Great article, Jill! A way to give you courage to say “no” is to use a 168 hour Time Tracker for a week to see where your time goes now. Once you see where your time goes, you know something has to go out before something new has to come in. Anyone is welcome to print the free one page download at organizingpro.com.

    • http://jillsavage.org Jill Savage

      Thanks for the resource, Marcia! Sometimes reality is the best teacher.

    • http://twitter.com/B_Schebs B_Schebs

      interesting tool. I am curious to see how much time I spend commenting on blogs and twitter. EEK!!!!

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  • http://rmabry.blogspot.com Richard Mabry

    Mike, I’m going to print this post and frame it. Thanks for the guidance.
    And while I’ve got your attention, there’s this volunteer position open that I think you’d be perfect for.
    : )

    • http://michaelhyatt.com Michael Hyatt

      Ha! I will see if I can find a volunteer to fill in for me.

  • http://www.christopherscottblog.typepad.com/ Christopher Scott

    Great post Jill.

    My strategy for saying “no” is to always think about the commitment before I make it. I’m passionate about serving people, so when an opportunity arises to do just that, I have a tendency to say yes as soon as I hear of the need.

    After taking time to think about my strengths and prior time commitments, I can do a better job of saying “no.”

  • http://reflectionswithcoffee.com BettyMc

    I like the “capable vs called” comment.
    One strategy some families use is an agreement to use the other person as a “villain”. “I’m sorry, I can’t … My husband said no.”. Or “my mom said no way!”

  • Lisa

    I use #1 and #2 frequently now but it took me a LONG time to get there…saying yes for me always made me feel included in a way – does that make sense? It took me a long time to figure out that being with my kids and family and focusing on them more was the only place that I really, truly belonged.

    • http://jillsavage.org Jill Savage

      That makes a lot of sense, Lisa. Thanks for sharing this insight. I think many of us will relate to this line of thinking.

  • http://www.gospellab.com Gospel lab

    An easy way to say no in two words:

    No t
    No w

    You can always come back and reevaluate the situation.

    • http://2020visiononline.org Josh Hood

      Well put. I have never regretted taking time to think something through. But I have often regretted NOT taking time, and committing on the spot.

  • http://www.rebeccabarlowjordan.com Rebecca Barlow Jordan

    Jill, I really liked your blog and enjoyed all the comments. They are so helpful. The book that was mentioned, “Margin,” has been a staple of mine for years. I have read it repeatedly! I wrote about one thing that’s helping me to keep on track in this season of life in a recent blog of mine on my website called, “How to Accomplish More With Only One Thing.” While it’s a devotional, I tried to list ten practical areas within it where we could incorporate this “One Thing” principle in our lives (based on the familiar Mary/Martha passage). Again, I enjoyed your guest blog, all the helpful comments, and all of Michael’s posts. They have been extremely helpful to me.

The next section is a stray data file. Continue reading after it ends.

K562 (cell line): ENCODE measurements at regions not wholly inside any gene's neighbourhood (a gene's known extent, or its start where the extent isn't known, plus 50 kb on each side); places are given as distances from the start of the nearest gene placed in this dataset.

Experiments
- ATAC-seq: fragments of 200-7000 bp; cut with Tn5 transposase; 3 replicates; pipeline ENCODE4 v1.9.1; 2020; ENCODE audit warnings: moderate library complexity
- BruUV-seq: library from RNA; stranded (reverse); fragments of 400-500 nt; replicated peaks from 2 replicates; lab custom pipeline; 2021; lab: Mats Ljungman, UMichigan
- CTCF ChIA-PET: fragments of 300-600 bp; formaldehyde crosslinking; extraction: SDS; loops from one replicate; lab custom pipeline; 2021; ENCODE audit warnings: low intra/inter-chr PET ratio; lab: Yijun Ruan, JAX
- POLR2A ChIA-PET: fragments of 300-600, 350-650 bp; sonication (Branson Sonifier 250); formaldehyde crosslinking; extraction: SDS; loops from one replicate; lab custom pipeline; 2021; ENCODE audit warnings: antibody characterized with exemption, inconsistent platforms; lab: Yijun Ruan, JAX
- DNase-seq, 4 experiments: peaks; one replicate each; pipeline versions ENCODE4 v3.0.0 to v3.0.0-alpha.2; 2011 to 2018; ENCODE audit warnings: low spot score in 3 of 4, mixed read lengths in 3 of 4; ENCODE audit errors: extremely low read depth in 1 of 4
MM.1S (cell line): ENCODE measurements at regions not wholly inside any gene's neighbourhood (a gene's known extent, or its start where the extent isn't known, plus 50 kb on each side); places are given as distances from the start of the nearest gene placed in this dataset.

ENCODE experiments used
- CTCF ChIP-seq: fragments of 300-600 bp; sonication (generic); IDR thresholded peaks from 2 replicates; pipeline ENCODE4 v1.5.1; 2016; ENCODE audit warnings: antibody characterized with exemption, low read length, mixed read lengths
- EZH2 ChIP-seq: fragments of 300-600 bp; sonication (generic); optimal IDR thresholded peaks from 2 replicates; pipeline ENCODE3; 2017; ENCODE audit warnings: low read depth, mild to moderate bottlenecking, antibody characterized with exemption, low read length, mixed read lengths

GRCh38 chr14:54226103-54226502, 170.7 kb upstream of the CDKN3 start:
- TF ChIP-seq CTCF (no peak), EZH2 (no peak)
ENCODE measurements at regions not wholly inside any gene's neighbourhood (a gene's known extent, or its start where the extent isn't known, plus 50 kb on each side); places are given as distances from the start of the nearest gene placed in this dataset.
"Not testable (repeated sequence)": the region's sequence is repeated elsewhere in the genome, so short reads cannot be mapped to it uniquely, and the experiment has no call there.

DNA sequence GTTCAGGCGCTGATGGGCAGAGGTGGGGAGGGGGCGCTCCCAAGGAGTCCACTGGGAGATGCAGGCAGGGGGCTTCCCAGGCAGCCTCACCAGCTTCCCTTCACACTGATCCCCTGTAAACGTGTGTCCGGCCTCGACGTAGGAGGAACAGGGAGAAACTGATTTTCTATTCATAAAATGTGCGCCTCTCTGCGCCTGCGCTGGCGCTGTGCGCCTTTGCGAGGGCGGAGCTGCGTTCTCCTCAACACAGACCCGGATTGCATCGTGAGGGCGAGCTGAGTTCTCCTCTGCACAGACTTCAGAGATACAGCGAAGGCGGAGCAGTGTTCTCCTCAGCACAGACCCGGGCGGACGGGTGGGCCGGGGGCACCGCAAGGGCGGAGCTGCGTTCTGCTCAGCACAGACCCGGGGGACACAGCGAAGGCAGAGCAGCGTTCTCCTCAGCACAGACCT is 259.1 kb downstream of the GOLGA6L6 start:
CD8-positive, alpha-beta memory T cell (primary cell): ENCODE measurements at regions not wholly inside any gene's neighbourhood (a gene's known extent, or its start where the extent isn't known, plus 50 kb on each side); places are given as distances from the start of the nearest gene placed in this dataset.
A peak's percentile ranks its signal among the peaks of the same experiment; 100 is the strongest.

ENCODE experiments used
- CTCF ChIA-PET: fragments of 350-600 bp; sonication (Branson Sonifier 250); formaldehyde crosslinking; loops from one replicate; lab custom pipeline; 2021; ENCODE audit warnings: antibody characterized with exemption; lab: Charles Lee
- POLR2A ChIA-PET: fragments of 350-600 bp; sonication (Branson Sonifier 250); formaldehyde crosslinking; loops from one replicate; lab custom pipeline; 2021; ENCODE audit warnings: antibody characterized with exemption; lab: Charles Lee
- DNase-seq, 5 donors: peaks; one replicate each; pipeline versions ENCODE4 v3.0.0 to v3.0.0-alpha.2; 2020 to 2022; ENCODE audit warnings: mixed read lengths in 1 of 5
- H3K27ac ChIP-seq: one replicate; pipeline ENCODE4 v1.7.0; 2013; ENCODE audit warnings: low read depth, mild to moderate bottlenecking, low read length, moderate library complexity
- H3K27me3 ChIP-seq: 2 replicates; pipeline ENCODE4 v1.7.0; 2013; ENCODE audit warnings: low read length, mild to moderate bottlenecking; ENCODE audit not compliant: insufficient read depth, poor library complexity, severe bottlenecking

• http://jillsavage.org Jill Savage

      Rebecca…I”ll be checking out that blog post! Sounds interesting!

  • http://shine4himphoto.wordpress.com Nicole

    #2 is so important (and hard to do)!!

    I also use a rule similar to #1. “When in doubt, say no.” Many people say yes when they’re not sure. This also helps with dealing with people who use manipulative or high-pressure tactics (it happens even in church!). I know the Holy Spirit always gives us the info we need at the right time. If he hasn’t answered me by the time someone else wants me to respond, then I take that as a NO. It’s very freeing, actually!

  • Katherine

    The problem with Jill’s advice, for me, is that everything my children are involved in–two different schools, plus one extracurricular activity each–*requires* a parental volunteer commitment. If I say “no” to this “volunteering,” I’m saying “no” to my children’s education. Talk about guilt!

    • http://jillsavage.org Jill Savage

      Katherine, that is a challenge. Is there any way that you can make those required volunteer assignments “minor” responsibilities rather than major? For instance, rather than serving on a committee at my kid’s school, I volunteer to donate baked goods several times a year. It’s still volunteering…just at a different level.

      • Katherine

        I do try to avoid leadership roles, but one school requires 35 hours per year and the other 40, so I can’t really make them “minor.” At least next year they’ll be in the same school!